In total, there are estimated to be about 700 separate shipping groups – large and small – that call Greece home. Each individual company will have its own financial breakeven level, and its own threshold which, when crossed, may prompt it to relocate to a more competitive environment. Other shipping capitals, including Cyprus, London, Singapore, Monaco, Dubai etc have either openly or more subtly made marketing approaches to gain a share of the benefits if large numbers of Greek shipowners decide to leave. At the time of writing, it does not seem that a significant exodus has begun yet as most shipowners wait and see what exactly might be contained in new legislation. However, a couple of major publicly-listed companies have outsourced management to third party managers in other maritime centres.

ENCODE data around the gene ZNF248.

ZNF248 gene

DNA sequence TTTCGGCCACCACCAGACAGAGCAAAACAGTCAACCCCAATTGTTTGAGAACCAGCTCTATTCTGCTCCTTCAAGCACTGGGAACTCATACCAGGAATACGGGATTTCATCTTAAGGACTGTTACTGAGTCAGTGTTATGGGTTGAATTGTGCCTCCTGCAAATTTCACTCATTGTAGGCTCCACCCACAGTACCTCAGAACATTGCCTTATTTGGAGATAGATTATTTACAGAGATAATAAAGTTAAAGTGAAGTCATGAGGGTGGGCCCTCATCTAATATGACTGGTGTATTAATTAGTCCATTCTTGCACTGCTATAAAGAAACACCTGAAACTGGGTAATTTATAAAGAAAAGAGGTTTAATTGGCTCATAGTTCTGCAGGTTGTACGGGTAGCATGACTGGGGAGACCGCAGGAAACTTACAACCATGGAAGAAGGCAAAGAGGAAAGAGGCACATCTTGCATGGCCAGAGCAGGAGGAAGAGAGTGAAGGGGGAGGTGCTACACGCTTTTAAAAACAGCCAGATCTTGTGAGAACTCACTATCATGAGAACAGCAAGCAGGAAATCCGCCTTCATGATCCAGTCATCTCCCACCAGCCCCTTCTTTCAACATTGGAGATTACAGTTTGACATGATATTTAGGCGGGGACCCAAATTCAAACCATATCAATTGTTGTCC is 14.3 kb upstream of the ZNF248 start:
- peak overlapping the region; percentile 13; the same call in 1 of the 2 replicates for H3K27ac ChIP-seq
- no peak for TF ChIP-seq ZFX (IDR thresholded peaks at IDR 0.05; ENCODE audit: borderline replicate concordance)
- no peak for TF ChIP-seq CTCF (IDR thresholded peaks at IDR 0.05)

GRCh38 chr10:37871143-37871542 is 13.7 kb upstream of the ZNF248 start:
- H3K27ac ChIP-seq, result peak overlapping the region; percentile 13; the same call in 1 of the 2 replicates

For quoted companies with international shareholders, it is their plain duty to carefully monitor any developments threatening their ability to compete profitably with peers in other countries. Most shipowners, public or private, have a 'Plan B' already prepared that can be put into action if cnditions in Greece become intolerable.


Shipping has communicated its willingness to contribute more to the national economy at this difficult time in the country's history, as long as there are not excessive tax increases and the foundations of the industry in Greece are not undermined. But the intrusions on the industry's traditional tax status have already been significant and it may be that for many tolerance is already at its limit. Any further additions to the burden, no matter whether taxes relate to the shipowner or the shipmanager, the ship or the dividend, could be the straw that breaks the camel's back.